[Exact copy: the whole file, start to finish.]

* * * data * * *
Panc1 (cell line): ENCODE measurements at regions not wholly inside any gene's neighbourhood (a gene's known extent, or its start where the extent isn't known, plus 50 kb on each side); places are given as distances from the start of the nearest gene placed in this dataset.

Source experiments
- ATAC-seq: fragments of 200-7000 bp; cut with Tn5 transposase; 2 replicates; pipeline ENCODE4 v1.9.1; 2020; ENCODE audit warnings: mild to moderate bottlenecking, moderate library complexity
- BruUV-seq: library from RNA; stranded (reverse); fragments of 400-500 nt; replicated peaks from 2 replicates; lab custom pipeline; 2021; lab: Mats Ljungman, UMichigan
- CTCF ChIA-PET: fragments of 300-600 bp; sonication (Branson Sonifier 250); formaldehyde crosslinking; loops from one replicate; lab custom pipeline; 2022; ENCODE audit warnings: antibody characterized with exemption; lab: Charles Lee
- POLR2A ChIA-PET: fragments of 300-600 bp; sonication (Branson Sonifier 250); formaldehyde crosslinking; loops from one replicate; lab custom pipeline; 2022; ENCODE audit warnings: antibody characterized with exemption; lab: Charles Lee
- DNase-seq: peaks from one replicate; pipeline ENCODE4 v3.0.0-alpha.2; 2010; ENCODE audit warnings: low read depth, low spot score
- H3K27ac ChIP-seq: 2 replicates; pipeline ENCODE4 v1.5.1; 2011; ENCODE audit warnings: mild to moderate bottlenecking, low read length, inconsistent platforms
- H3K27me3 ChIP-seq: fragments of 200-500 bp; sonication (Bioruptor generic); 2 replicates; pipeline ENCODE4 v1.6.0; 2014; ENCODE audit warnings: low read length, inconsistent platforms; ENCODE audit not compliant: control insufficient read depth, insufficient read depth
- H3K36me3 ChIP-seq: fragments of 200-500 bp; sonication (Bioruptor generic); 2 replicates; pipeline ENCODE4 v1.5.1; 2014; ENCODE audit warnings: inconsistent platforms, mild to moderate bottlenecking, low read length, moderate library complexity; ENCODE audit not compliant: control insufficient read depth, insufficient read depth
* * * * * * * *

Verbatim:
Panc1 (cell line): ENCODE measurements at regions not wholly inside any gene's neighbourhood (a gene's known extent, or its start where the extent isn't known, plus 50 kb on each side); places are given as distances from the start of the nearest gene placed in this dataset.

Source experiments
- ATAC-seq: fragments of 200-7000 bp; cut with Tn5 transposase; 2 replicates; pipeline ENCODE4 v1.9.1; 2020; ENCODE audit warnings: mild to moderate bottlenecking, moderate library complexity
- BruUV-seq: library from RNA; stranded (reverse); fragments of 400-500 nt; replicated peaks from 2 replicates; lab custom pipeline; 2021; lab: Mats Ljungman, UMichigan
- CTCF ChIA-PET: fragments of 300-600 bp; sonication (Branson Sonifier 250); formaldehyde crosslinking; loops from one replicate; lab custom pipeline; 2022; ENCODE audit warnings: antibody characterized with exemption; lab: Charles Lee
- POLR2A ChIA-PET: fragments of 300-600 bp; sonication (Branson Sonifier 250); formaldehyde crosslinking; loops from one replicate; lab custom pipeline; 2022; ENCODE audit warnings: antibody characterized with exemption; lab: Charles Lee
- DNase-seq: peaks from one replicate; pipeline ENCODE4 v3.0.0-alpha.2; 2010; ENCODE audit warnings: low read depth, low spot score
- H3K27ac ChIP-seq: 2 replicates; pipeline ENCODE4 v1.5.1; 2011; ENCODE audit warnings: mild to moderate bottlenecking, low read length, inconsistent platforms
- H3K27me3 ChIP-seq: fragments of 200-500 bp; sonication (Bioruptor generic); 2 replicates; pipeline ENCODE4 v1.6.0; 2014; ENCODE audit warnings: low read length, inconsistent platforms; ENCODE audit not compliant: control insufficient read depth, insufficient read depth
- H3K36me3 ChIP-seq: fragments of 200-500 bp; sonication (Bioruptor generic); 2 replicates; pipeline ENCODE4 v1.5.1; 2014; ENCODE audit warnings: inconsistent platforms, mild to moderate bottlenecking, low read length, moderate library complexity; ENCODE audit not compliant: control insufficient read depth, insufficient read depth